> review.  Right now I'm having some difficulties with the fact that it's apparently required to be
> called after classloader initialization completes. But that's a discussion for a different thread.

/Me wondering a bit, but waits for patch
> What do you mean about the global policy file? That one is already implemented in our policy
> handling just like the user-level policy, so if we want to make use of that then all we need to do
> is provide a way to edit it. I'm not sure if the path to it is already available in the
> DeploymentConfiguration but if it is then this is pretty trivial to add in, and is still easy if not.

Sounds reasonable to try.
>>> applet (ie by using its codebase). There would also be a way for the user to manually specify the
>>> codebase in a text field or something. This sounds kind of bad, because it means users either have
>>> to be advanced enough to know how to specify the applet's codebase, or they need to run the applet
>>> first before being able to restrict its permissions, which kind of defeats the purpose. *However* -
>>> we have a "Run in Sandbox" button! So users who intend to create a custom policy for an applet can
>> We do not have yet;)
> Not yet, but we are going to, aren't we? If not then the custom policies implementation will need
> some significant changes in order to make any sense :)


>>> run it first, in Sandbox since they don't fully trust it, and then edit a custom policy for it and
>>> add the minimal permissions required to get it to run. The only thing that will be confusing here
>>> and require some kind of explanation is that for the restricted permissions policy to take effect,
>>> the user needs to continue choosing Sandbox - even with the custom policy in place, if the user
>>> chooses to run the applet with the standard Ok/Proceed button, then the custom policy won't apply.
>>> Well, it will, but AllPermission will be granted on top, rendering it effectively useless. Maybe
>>> "Sandbox" should be relabelled as "Restricted Run" or similar then, since it won't really be Sandbox
>>> anymore once custom policies are in place.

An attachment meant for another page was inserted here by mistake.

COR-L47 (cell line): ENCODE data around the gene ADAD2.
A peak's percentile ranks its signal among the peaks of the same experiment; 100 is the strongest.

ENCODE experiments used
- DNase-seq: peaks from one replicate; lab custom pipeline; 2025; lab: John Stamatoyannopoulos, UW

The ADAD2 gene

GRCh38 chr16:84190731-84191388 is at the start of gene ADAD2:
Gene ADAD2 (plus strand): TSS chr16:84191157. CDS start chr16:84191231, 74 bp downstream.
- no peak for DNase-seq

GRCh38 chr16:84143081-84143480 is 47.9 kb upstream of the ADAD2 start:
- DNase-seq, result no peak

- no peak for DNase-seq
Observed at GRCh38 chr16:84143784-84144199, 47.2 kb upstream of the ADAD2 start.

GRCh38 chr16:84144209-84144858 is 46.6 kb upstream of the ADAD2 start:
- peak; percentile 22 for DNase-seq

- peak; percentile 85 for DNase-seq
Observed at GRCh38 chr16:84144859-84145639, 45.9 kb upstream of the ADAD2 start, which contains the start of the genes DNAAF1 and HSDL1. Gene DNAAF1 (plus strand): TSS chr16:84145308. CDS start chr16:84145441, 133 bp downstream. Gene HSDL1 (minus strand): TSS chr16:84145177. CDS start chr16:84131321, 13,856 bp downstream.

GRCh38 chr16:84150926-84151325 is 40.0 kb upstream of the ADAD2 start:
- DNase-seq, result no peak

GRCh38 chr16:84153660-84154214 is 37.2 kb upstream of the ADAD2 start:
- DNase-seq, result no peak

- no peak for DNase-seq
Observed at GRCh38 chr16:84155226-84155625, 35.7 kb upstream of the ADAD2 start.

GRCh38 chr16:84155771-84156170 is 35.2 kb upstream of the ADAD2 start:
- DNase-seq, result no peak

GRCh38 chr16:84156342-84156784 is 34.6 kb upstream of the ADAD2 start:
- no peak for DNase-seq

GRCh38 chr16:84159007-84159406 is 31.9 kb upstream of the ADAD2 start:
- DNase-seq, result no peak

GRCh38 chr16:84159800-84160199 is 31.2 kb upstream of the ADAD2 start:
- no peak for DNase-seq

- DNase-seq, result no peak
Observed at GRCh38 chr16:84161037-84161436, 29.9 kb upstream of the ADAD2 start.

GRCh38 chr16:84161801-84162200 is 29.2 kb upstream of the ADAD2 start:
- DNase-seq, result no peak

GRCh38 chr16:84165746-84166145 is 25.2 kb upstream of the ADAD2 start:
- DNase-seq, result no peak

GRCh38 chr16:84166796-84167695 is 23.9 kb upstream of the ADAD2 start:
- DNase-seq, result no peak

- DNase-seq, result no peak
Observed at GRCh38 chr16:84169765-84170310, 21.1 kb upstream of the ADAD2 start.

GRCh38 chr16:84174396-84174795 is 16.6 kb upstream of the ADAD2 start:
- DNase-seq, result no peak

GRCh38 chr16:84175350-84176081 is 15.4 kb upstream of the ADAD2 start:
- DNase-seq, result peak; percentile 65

>> Sounds reasonable.
>>> For actually specifying permissions, there could be an "Advanced" button to show a full listing of
>>> options, much like the existing policytool, but the standard interface would just have checkboxes
>>> for "Allow network connections", "Allow local filesystem access", "Allow printing", "Allow reading
>>> user details", "Allow all actions", etc. Each of these would add or remove a small set of
>> Yes, I like that - "advance" which will lunch policytool as now, and "basic" which will invoke
>> custom "mini tool". Please note, that they have to share the policy file.
> Yes, of course they'd be editing the same file.
>>> permissions to the policy, eg "Allow reading user details" would entail granting read permission on
>>> the user.name and probably user.home together. Or really, I imagine a user that is both advanced
>>> enough to care about making a custom policy AND needs more control than the coarse-grained
>>> checkboxes is probably advanced enough to deal with the existing policytool. So we can just leave
>>> out the Advanced-type settings from the new editor and let those users deal with using the existing
>>> policytool if they need it. Maybe PolicyPanel could be modified further to allow users to choose
>>> which editor to launch with an "advanced" checkbox or similar.
This remianed me:

You are planing to have "run in 'advacned' sandbox" button next to run i sandbox, which will allow 
to set permissions before (and for) actual run (with possibility of save eg?) Or did I just imagined 
it from nothing?!?!?